Last week, Ashton Hess, a 17-year-old from Illinois, was visiting Seattle with his family when he ran into a rather unwelcome welcoming committee in Capitol Hill. Hess, a Trump supporter, was wearing a MAGA hat, and while he was waiting for a ride outside the Starbucks Roastery on Minor and Pike, his hat was ripped off his head by a couple passing by.
Hess posted video of the encounter online.
“Yes, I know what it says,” Hess said after the hat was knocked off his head. “That’s my property, dude, come on.”
“Get the fuck out of this city,” the person yelled back. “You’re not welcome in this state.”
“That’s really necessary,” Hess responded as the anti-Trump brigade walked away. “I didn’t do anything to you.”
When Hess retrieved his hat, it was covered in spit. His video of the encounter quickly went viral on conservative sites, which like nothing better than to parade intolerance of the left. Hess spoke to KIRO's Dori Monson, and said, “I want to expose the left for what they do. ... We have a First Amendment right to believe in whatever we want, and when that stuff gets out about the left side doing things like that, I do think it hurts them more than it helps them.”
While I don’t agree with Hess’s sartorial choices (red looks good on very few people; MAGA red looks good on no one), he’s got a point. At the same time, Ethan Jackson, the person who allegedly spit on the hat, has been crowing about their victory on Twitter, arguing that combating “fascism with passivism” just doesn’t work.
Ok try fighting facism with pacifism and love and see how that works lmao
— ✯ sweethan ✯ (@3thanshane) July 20, 2018
The thing is, it actually does. In the book, Why Civil Resistance Works: The Strategic Logic of Nonviolent Conflict, authors Erica Chenoweth and Maria Stephan cataloged over 300 resistance movements, both violent and non-violent, between 1900 and 2006, and they found that non-violent movements were over twice as effective as violent movements. And this was contrary to Chenoweth’s own expectations. As social psychologist Douglas T. Kenrick laid out in a 2014 blog post, Chenowith “was fairly certain that the violent political campaigns would be more likely to accomplish their goals. But she was wrong.”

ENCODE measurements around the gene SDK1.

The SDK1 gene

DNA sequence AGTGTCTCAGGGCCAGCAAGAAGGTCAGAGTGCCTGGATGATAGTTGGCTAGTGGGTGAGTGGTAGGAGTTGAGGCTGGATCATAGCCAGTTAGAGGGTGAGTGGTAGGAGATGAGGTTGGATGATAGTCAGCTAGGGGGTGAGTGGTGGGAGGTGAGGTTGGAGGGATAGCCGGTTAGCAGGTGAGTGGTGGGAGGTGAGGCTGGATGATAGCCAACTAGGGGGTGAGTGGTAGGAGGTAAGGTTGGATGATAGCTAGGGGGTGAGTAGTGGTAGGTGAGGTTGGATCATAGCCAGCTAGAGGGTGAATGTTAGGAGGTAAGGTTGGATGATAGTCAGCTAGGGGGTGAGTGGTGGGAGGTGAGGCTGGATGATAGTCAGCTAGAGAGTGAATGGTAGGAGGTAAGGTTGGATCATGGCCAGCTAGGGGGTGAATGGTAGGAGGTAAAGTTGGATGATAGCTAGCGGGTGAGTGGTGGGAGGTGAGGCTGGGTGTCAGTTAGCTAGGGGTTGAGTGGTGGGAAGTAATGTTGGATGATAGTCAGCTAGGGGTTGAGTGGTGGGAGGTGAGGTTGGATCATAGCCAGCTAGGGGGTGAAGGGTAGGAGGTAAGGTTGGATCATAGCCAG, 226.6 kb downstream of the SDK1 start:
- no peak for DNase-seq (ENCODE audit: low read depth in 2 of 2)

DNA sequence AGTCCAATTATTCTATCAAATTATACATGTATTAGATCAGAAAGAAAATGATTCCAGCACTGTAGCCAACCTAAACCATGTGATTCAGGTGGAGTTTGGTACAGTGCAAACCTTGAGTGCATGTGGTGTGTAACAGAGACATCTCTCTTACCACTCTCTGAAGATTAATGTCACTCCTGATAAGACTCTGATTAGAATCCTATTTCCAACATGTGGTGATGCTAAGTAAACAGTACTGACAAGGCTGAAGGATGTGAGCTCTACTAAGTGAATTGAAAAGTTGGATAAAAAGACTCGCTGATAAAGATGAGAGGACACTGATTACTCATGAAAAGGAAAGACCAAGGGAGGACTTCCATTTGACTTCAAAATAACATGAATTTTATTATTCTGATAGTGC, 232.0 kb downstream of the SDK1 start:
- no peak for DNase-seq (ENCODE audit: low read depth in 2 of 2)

As the researchers found, if you want to effect political change (or overthrow a government), non-violence is the more effective route to doing it. This, in part, is because fewer people will participate in violent campaigns, and people are more likely to be turned off by them. It’s also true, according to Chenowith and Stephan, that violent protests are more likely to lead to government violence because forces in power are less likely to fire on civilians than they are groups seen as combatants.
Now, you can argue that knocking the MAGA hat off a teenager isn’t violence, but it still has the effect of making the #Resistance seem violent to outside observers. And who do you think a normie watching the footage on the evening news is going to sympathize with, the teenager with spit dripping down his MAGA hat, or the person who spit on it in the first place?
Still, I understand the impulse to be a dick to Trump supporters. Even though Ashton Hess isn’t old enough to vote, he wore Trump paraphernalia in Seattle’s historically queer neighborhood. If he knew where he was (and the rainbow crosswalks should have given it away), he should have anticipated some kind of confrontation. And maybe he did: Hess didn’t immediately return my request for comment, but from his statement to KIRO ("I want to expose the left for what they do."), it seems fair to assume he knew exactly what reaction that hat would provoke. It was a smart move on his part: The right provokes the left, the left responds, and the right gets to claim oppression when the footage goes viral.
If the goal is to win elections and take power back from Trump and his enablers, grabbing MAGA hats off teenagers is not the way to do it. So while attacking Ashton Hess might have made Ethan Jackson feel good, it did less than nothing to actually help push the MAGA man out of office.